For many of us, the agony of filing taxes each April is partially offset by knowing that a few weeks later we’ll get a nice refund from Uncle Sam (assuming you don’t have to write him a check). Last year, nearly 70 percent of the nearly 123 million U.S. taxpayers received refunds averaging $2,237.
But before you go out and blow your refund on a flat-panel TV, take a deep breath and consider a few ways you can put that money to better use:
Pay off debt. The smartest thing you can do with your refund is to pay down debt. If you carry a balance on your credit card from month to month, the interest can really add up over time. For example, by paying only the minimum amount due each month (assuming 4 percent) on a $1,000 balance, it could take over seven years and cost more than $500 in additional interest for a card with an 18 percent annual rate – and that’s only if you don’t make any new purchases.
Save for emergencies. Experts recommend putting aside at least three to six months of living expenses in case you lose your job, incur unexpected medical expenses or experience other unplanned events. Consider stashing your refund in a high-yield money market savings account or a short-term CD. You can find accounts with competitive rates at www.bankrate.com.
Save for retirement. Put your refund in an Individual Retirement Account or your 401(k) plan (especially if it has matching contributions). Retirement may seem far off, but the sooner you start saving, the faster your account will grow. Some experts say for every five years you delay, you may need to double your monthly savings amount to achieve the same retirement income.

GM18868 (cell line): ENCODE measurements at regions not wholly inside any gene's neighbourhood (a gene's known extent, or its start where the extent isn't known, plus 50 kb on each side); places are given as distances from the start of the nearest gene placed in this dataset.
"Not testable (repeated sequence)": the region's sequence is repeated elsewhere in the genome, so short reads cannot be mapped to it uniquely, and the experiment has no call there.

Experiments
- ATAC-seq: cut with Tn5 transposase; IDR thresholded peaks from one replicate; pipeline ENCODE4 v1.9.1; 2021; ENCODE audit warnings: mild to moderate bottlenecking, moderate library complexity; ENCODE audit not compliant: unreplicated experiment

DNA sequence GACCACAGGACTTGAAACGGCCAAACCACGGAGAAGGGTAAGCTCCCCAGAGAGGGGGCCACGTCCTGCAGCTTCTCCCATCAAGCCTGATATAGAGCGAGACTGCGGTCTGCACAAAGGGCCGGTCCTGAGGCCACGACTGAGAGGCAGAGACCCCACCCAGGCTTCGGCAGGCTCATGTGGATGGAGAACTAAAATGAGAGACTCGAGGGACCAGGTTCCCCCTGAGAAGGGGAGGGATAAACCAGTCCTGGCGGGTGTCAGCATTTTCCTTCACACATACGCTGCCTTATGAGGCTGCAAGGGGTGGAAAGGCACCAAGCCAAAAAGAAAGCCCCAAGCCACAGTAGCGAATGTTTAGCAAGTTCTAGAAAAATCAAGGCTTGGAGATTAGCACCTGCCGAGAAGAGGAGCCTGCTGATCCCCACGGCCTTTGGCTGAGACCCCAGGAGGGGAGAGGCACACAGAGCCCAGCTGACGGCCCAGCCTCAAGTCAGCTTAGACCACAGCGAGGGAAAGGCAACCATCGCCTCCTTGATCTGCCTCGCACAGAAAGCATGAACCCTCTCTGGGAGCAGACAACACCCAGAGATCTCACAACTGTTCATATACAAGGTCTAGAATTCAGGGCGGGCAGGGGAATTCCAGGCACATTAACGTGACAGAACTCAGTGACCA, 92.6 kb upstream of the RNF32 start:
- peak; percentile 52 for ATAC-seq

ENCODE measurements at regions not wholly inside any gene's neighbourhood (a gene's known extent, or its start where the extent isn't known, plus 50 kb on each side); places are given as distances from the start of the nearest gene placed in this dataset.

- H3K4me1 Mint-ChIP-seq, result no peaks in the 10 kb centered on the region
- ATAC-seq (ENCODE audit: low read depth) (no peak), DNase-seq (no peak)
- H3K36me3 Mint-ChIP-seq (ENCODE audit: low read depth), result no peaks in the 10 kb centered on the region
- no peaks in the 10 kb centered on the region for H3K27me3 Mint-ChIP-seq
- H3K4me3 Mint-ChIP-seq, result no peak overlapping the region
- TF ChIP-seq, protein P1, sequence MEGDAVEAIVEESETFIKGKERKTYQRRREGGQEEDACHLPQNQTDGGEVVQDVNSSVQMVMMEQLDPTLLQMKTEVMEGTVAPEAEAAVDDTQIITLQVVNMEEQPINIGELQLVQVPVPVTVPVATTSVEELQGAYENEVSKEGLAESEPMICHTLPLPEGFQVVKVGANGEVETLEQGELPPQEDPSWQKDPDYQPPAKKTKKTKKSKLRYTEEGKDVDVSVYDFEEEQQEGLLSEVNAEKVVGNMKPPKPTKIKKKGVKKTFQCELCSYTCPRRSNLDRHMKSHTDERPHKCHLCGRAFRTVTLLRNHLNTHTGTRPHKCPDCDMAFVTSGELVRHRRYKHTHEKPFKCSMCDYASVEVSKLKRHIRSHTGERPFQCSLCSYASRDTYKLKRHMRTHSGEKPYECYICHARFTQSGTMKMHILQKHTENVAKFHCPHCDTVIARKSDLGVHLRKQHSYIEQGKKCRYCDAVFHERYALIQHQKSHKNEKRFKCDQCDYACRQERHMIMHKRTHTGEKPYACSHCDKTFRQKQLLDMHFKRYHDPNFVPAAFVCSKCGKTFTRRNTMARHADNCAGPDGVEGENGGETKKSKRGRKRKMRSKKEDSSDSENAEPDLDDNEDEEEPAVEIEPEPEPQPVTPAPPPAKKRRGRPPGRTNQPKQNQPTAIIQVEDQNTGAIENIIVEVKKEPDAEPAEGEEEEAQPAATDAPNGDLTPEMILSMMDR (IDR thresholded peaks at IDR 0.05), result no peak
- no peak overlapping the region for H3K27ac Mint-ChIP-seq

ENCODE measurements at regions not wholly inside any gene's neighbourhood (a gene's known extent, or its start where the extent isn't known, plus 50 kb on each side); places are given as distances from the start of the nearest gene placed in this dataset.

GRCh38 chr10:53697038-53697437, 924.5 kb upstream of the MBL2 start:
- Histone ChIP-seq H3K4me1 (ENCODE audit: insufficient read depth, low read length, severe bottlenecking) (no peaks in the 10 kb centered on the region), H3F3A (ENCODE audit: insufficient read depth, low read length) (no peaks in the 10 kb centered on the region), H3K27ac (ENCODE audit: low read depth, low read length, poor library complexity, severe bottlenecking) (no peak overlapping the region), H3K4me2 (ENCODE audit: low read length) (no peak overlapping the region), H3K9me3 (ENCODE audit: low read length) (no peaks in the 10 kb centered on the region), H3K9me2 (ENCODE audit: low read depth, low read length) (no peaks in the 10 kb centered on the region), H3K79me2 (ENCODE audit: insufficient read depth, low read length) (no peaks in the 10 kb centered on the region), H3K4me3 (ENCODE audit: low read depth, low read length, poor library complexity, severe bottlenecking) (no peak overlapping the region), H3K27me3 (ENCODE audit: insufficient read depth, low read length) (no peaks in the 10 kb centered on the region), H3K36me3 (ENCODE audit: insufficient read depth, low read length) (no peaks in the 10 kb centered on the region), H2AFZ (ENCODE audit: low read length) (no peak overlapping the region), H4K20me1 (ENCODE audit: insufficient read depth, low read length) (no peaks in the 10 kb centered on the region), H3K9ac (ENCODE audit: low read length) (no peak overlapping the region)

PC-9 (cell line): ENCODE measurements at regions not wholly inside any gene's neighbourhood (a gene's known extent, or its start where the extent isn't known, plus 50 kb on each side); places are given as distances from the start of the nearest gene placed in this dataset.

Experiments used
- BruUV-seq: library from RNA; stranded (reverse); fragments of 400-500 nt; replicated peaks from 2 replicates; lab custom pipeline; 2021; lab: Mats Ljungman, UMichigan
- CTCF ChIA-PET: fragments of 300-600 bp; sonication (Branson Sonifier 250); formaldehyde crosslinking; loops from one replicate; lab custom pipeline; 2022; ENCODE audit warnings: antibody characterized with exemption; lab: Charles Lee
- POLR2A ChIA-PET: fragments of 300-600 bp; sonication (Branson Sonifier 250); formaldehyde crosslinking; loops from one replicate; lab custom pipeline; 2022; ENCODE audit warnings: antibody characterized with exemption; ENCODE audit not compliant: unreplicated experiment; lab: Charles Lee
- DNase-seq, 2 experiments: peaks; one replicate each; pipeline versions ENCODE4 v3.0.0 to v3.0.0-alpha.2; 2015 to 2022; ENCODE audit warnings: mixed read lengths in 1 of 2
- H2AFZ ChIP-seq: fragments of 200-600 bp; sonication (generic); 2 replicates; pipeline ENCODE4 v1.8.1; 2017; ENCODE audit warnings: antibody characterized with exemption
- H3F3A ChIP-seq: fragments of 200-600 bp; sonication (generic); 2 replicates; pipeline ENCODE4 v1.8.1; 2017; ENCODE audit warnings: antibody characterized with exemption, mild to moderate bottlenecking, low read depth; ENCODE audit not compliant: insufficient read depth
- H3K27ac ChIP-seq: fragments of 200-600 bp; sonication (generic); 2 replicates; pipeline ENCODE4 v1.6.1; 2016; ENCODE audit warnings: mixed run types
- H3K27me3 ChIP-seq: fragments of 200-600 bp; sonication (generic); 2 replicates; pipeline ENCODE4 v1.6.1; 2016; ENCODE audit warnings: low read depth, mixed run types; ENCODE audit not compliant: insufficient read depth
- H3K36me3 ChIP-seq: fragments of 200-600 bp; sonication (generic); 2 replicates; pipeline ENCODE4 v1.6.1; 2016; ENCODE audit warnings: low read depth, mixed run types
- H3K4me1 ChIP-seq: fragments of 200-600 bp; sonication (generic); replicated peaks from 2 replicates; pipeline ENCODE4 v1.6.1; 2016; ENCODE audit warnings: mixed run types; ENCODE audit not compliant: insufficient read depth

Practical Money Skills for Life, a free personal financial management site sponsored by Visa USA, contains detailed retirement financial planning information, including tax ramifications and interactive online calculators for estimating your retirement needs.
Save for Education. Open a 529 Qualified State Tuition Plan, where you contribute to an account to fund a child’s or grandchild’s education. Account earnings are exempt from federal taxes when withdrawn if used for qualified expenses. Go to the U.S. Securities and Exchange Commission’s Web site to learn how 529 Plans work.
Don’t overpay taxes. Your primary goal should be to pay your fair share of taxes throughout the year – no more, no less. Ideally, the amount being withdrawn from your paycheck all year falls within a few dollars of your final tax bill. If you get hundreds or thousands of dollars in refunds that means you’re basically giving the government an interest-free loan all year. Fill out a new W-4 form and recalculate how much is being deducted each pay period. Someone in your employer’s benefits department should be able to help.
Invest in yourself. Consider spending part of your refund on something good for your health (like a gym membership) or your community (charitable contributions).
If you’re intent on splurging, consider using at least a portion of your tax refund for one of these investments in your future. You worked hard for that money – make it work hard for you too.